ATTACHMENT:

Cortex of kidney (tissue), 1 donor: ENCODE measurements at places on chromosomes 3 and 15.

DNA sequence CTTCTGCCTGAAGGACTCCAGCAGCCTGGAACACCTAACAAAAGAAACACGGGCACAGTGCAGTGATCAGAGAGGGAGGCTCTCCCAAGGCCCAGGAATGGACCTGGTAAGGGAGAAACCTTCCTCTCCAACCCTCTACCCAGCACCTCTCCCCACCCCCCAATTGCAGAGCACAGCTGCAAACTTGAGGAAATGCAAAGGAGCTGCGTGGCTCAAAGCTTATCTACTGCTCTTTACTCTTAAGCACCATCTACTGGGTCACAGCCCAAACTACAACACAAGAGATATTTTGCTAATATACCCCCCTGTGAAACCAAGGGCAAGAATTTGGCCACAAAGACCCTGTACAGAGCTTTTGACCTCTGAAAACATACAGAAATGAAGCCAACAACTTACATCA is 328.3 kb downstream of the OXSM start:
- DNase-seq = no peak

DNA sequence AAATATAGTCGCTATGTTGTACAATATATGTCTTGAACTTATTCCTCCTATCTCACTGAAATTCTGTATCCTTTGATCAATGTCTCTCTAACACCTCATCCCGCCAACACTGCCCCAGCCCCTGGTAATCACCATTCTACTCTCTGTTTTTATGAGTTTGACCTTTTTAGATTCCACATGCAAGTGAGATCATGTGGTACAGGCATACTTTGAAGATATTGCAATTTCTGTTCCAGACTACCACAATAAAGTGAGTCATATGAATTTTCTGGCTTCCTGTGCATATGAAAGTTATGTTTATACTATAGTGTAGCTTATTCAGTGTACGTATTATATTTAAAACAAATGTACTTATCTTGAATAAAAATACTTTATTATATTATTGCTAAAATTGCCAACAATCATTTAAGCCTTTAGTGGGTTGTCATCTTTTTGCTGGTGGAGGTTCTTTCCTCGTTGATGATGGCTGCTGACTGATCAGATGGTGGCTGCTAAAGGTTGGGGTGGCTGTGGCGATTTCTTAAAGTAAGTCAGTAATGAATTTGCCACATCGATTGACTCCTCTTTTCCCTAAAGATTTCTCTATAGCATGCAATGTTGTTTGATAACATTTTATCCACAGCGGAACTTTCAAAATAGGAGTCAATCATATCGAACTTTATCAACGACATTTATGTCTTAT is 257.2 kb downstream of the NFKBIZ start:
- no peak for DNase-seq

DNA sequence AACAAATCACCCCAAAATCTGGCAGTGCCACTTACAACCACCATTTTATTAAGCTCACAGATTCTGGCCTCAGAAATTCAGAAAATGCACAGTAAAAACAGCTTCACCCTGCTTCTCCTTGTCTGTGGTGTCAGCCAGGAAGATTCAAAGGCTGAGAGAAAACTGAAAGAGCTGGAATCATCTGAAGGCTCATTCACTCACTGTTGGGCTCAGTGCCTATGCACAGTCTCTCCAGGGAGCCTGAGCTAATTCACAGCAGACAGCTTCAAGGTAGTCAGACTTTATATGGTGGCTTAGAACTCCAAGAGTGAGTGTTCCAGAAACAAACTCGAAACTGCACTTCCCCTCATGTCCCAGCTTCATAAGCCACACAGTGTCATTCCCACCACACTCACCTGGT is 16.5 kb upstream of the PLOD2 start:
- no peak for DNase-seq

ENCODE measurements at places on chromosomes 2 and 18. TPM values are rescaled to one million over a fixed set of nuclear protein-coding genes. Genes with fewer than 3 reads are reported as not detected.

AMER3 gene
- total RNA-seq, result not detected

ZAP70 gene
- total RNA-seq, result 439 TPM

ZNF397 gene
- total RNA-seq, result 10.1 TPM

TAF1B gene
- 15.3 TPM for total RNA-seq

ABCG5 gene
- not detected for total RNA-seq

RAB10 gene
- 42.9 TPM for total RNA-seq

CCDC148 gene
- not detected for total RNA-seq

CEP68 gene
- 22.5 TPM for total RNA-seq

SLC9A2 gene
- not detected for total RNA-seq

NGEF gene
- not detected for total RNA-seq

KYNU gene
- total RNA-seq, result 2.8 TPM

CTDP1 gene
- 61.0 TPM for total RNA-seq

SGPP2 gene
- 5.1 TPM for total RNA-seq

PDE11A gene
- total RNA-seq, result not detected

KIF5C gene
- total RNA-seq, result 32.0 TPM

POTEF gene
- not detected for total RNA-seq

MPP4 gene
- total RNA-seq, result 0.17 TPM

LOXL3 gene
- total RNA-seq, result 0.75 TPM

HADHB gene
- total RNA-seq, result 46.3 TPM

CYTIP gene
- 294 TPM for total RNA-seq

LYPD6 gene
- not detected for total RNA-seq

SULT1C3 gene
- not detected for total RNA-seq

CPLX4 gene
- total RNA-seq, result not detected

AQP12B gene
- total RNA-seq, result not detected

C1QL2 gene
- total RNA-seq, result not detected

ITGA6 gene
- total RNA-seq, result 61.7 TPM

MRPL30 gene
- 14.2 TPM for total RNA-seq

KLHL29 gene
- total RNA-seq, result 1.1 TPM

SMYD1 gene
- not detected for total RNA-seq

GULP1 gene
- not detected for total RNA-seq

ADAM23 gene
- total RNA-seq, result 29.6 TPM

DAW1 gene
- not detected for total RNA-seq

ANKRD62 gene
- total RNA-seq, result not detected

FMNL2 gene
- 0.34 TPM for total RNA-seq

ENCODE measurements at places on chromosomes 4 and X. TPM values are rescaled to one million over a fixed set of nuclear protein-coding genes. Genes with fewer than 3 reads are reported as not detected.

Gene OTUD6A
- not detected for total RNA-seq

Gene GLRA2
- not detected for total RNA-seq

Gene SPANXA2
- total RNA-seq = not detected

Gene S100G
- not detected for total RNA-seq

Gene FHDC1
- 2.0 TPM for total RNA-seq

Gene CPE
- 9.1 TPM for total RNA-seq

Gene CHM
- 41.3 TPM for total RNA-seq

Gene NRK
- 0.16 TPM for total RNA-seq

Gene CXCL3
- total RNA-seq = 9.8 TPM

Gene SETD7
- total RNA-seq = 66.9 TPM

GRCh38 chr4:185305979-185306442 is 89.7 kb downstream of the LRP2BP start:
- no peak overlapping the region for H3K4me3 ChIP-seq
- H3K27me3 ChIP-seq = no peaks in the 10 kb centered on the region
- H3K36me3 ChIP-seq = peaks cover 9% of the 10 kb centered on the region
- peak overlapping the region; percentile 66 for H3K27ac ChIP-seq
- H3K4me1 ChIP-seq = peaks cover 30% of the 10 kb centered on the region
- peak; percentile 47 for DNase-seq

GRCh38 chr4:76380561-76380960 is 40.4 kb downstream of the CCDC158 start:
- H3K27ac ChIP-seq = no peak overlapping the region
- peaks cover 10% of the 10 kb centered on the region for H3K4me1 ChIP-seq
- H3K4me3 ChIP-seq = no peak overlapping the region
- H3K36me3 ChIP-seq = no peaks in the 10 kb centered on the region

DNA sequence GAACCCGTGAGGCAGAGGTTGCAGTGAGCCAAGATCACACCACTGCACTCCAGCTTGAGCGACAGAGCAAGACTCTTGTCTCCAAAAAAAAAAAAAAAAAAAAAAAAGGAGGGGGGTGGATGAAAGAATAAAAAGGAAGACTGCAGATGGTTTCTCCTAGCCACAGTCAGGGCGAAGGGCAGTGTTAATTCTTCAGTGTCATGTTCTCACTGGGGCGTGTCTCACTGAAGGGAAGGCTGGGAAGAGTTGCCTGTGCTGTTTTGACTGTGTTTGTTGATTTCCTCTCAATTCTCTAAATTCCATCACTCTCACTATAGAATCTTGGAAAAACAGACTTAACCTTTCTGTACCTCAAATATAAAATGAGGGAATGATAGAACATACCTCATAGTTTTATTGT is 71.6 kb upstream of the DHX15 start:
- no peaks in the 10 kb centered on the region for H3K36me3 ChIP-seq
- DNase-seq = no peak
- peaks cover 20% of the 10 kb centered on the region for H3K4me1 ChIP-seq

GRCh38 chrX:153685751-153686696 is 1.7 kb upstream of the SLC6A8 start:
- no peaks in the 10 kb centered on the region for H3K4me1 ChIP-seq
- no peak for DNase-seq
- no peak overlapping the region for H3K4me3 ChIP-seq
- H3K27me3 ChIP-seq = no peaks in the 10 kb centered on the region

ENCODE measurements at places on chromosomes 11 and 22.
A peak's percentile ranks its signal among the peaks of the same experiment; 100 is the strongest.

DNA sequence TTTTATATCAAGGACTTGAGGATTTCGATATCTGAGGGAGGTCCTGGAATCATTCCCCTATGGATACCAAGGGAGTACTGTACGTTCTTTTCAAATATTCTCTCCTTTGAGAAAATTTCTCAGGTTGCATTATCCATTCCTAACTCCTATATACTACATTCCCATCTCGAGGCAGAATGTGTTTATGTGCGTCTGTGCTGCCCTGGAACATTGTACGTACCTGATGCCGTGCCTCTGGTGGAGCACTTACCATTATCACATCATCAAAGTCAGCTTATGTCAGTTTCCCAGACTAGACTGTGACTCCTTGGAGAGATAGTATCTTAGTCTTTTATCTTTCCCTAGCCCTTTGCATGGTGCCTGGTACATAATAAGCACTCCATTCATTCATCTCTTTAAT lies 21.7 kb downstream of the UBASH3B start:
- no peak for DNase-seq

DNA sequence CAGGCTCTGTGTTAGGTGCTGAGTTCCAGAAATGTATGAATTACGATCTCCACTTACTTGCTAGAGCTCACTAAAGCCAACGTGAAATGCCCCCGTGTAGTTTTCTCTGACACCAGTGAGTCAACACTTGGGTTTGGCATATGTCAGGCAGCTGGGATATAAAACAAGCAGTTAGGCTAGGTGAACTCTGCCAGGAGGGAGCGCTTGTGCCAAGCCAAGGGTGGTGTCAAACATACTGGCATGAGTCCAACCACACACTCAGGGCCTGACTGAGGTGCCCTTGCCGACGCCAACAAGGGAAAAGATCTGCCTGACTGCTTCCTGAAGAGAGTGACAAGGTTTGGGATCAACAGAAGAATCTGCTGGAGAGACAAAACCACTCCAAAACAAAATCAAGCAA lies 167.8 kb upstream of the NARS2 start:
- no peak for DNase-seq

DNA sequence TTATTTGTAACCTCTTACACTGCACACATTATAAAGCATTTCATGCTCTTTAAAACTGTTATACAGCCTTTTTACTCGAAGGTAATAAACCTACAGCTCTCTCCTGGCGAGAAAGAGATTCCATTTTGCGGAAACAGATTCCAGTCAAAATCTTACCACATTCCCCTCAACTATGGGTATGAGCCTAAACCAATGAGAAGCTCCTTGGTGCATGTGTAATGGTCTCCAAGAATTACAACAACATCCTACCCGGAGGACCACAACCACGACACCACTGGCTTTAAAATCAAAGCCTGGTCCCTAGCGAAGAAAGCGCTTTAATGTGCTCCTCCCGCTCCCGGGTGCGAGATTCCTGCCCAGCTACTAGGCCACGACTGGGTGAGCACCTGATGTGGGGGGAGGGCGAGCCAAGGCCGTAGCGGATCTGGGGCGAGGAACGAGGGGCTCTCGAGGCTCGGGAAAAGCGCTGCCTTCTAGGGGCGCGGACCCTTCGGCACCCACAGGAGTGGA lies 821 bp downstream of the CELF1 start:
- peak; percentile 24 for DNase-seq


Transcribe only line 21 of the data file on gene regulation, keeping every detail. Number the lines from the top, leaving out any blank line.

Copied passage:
CCDC148 gene